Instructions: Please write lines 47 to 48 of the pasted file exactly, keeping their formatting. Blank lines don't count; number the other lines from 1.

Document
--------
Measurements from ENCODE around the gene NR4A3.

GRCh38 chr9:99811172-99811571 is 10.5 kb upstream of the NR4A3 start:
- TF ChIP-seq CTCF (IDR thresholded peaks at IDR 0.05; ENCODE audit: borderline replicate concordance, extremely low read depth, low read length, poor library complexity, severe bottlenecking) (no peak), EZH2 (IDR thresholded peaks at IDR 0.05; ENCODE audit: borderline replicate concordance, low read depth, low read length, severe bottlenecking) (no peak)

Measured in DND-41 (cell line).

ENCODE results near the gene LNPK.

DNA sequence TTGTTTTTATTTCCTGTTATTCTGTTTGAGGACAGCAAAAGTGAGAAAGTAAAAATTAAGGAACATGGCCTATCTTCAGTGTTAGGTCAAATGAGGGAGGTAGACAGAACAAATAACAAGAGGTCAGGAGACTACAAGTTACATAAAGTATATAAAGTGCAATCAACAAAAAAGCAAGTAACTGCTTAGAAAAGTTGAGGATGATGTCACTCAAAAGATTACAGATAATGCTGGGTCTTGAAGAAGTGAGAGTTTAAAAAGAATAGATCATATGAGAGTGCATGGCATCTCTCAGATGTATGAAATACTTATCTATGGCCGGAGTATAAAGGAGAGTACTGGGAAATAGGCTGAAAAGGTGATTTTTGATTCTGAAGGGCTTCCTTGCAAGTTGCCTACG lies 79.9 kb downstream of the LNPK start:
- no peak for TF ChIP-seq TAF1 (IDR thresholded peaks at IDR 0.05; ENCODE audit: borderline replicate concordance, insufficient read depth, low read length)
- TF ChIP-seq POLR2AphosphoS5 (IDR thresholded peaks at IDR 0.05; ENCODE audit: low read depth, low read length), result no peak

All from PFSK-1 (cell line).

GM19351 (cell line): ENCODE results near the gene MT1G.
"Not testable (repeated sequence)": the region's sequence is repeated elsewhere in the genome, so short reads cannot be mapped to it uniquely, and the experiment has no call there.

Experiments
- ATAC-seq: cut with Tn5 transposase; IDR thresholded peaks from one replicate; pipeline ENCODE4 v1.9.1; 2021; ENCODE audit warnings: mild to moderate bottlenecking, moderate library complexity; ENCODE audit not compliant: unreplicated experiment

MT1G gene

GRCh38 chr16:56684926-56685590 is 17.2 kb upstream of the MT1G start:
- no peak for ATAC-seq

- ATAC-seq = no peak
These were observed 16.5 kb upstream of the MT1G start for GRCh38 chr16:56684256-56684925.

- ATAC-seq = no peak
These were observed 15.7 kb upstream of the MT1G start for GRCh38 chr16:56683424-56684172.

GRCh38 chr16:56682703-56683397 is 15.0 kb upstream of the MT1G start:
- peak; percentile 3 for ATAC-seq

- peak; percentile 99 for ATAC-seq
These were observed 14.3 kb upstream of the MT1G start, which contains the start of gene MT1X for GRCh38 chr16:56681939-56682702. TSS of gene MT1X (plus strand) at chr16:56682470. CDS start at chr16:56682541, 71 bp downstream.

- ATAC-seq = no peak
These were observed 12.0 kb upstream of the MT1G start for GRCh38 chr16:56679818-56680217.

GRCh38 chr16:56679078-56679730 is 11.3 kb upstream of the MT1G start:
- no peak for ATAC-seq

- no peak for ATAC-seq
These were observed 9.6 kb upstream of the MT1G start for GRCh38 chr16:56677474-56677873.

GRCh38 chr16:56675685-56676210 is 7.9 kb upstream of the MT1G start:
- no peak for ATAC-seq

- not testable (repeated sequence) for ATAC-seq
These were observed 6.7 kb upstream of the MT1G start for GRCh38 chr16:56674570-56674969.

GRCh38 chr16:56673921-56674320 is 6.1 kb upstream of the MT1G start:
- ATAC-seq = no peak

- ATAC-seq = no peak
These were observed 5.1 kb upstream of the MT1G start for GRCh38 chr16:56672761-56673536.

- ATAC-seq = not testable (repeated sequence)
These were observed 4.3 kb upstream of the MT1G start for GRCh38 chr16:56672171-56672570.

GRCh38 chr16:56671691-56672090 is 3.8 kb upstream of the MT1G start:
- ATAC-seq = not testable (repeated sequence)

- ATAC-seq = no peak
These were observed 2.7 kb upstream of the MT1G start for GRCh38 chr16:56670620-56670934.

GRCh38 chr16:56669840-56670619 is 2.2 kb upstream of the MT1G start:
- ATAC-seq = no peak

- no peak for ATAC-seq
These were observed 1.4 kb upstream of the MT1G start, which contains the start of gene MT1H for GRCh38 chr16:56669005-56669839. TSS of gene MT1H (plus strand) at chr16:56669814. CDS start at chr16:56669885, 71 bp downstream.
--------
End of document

- no peak for ATAC-seq
These were observed 1.4 kb upstream of the MT1G start, which contains the start of gene MT1H for GRCh38 chr16:56669005-56669839. TSS of gene MT1H (plus strand) at chr16:56669814. CDS start at chr16:56669885, 71 bp downstream.